Rajen Shah of Angel Broking is developing a record for consistently picking winning stocks. His last stock pick (26.02.2014) was Tata Power. He confidently assured investors that they would get a return of 25%. At today’s CMP of Rs. 102, investors are beaming at a 33% gain (in just 3 months).
Now, Rajen Shah’s latest stock pick is Trent Ltd. Once again, the logic is impeccable. Lets see it:
(i) Since August 2013, the stock has not budged at all even though the Sensex has surged from 18,000 to 24,000, giving a return of 30%+;
(ii) The reason why investors are shunning Trent is because though Tesco has invested Rs. 850 crore into Trent’s subsidiary (Trent Hypermart) under the Foreign Direct Investment (FDI) regulations, there is a fear that the FDI permission may be cancelled;
(iii) However, knowing NAMO’s approach, this fear is unrealistic. A roll-back in the FDI in retail is most unlikely. NAMO’s government will not do anything which will shake the confidence of foreign investors in India. On the other hand, they would go out of the way to facilitate foreign investment in India. An example of NAMO’s approach is when Ratan Tata’s Nano project was thrown out by Mamta Bannerjee, NAMO invited him to come to Sanand, Gujarat.
Rajen Shah expressed confidence that nothing would go wrong with Tesco’s investment in India. He also pointed out that while Tesco, is the second largest player in the World with sales of USD 120 billion and market cap of USD 41 billion, Trent was a fledgling with a market cap which is less than USD 1 billion.
Rajen Shah also emphasized that with the organised business seeking to grow at about 25-30 percent plus over the next 10-15 years, Trent could be a very interesting story to play. He also pointed out that while the risk in the stock is hardly about 5 percent, the upside could be as high as 50 percent over the next one year.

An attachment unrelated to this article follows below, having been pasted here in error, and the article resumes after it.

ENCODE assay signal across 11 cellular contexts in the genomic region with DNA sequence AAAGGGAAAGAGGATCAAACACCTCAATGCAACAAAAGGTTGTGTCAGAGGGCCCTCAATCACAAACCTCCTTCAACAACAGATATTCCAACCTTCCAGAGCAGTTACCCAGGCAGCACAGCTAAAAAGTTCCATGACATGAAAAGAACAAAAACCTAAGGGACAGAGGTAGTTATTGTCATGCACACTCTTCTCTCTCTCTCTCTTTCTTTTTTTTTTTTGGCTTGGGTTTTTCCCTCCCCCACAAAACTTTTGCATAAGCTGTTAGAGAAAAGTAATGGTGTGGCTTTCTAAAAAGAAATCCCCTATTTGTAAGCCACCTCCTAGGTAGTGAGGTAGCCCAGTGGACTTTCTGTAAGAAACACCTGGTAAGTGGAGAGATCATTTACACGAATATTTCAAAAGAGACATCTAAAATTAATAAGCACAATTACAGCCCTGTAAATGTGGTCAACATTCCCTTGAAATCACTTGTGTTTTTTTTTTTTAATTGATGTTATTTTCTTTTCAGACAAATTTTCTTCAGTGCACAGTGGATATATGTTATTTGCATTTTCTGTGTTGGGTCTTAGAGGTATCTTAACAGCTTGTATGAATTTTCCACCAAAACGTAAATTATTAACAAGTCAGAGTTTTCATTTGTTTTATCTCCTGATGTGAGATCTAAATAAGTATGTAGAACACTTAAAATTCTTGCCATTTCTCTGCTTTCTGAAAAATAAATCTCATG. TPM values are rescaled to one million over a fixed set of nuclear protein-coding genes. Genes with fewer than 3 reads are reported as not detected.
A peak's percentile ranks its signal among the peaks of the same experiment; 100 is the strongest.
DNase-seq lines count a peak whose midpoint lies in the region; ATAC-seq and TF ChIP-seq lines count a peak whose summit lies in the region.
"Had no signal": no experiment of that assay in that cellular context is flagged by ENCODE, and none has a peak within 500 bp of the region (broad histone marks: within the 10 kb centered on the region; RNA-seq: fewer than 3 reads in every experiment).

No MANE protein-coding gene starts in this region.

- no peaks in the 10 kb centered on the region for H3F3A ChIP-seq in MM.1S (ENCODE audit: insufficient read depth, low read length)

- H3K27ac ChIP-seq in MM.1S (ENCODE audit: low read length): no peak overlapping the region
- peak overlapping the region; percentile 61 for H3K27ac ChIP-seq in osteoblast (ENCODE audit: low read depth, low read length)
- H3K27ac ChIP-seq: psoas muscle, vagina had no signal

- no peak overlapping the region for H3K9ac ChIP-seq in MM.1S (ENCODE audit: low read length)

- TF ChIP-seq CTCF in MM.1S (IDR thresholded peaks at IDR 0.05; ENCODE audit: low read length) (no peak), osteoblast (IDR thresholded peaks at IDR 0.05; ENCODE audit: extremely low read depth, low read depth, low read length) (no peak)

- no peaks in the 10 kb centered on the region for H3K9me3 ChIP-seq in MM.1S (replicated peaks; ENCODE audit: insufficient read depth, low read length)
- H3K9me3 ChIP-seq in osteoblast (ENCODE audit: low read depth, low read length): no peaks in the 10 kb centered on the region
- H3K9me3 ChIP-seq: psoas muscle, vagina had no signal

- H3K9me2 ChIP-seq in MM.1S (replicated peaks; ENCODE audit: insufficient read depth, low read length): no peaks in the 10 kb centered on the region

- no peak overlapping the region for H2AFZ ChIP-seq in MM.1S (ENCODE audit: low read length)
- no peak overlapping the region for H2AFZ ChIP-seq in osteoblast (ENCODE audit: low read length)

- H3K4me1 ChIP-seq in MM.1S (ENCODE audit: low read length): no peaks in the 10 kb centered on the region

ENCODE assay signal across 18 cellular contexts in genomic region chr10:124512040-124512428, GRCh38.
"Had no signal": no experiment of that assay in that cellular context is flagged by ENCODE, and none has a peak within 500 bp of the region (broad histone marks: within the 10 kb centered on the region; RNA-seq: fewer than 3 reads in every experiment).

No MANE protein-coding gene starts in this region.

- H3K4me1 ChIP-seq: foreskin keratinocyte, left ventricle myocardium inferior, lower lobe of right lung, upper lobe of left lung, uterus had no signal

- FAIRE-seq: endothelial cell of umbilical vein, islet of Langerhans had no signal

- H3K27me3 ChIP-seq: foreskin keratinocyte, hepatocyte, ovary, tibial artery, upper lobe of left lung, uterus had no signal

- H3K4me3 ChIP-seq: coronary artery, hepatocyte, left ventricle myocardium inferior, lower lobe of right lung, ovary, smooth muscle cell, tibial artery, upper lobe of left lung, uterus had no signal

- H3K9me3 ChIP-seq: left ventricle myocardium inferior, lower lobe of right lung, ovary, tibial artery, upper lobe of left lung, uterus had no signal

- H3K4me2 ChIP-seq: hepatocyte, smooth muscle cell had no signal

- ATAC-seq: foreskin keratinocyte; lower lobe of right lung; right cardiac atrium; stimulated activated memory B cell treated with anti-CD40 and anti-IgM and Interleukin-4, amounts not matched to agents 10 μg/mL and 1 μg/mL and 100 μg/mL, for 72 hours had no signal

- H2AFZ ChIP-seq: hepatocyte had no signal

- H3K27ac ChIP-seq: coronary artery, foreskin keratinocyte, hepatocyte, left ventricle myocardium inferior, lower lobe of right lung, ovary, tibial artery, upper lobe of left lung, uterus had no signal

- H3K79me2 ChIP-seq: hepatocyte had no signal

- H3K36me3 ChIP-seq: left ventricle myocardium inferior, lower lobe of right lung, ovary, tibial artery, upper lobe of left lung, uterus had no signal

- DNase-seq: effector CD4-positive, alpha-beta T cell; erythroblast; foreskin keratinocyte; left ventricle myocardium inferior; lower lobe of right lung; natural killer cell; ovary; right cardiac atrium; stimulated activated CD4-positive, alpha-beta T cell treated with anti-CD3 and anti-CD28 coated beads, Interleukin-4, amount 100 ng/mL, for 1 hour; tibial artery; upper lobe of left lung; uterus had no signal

Rajen Shah’s analysis is brilliant but the question is whether NAMO will really be able to help Trent. The BJP has, in its election manifesto, declared that it will not allow multi-brand retail on the basis that small traders need to be protected. If NAMO goes against the Manifesto, he will be attacked by small traders of robbing them of their livelihood. The last thing NAMO wants is to be attacked by the common man. So, the thinking is that NAMO may tweak the FDI rules to find some middle path by which he can balance the interests of the foreign investors and the small traders.
However, what NAMO will do, and when he will do, are all open questions. Also, several States are not in favour of FDI in retail. There will be a firestorm of protests across the Country if any hint is given that FDI in retail is being allowed in some form or the other.
The other point worth noting is that Trent is already quoting at a P/E of 44 times its FY13 EPS of Rs. 20.34. So, how much is the upside if things work out and how much is the downside if they don’t is anybody’s guess.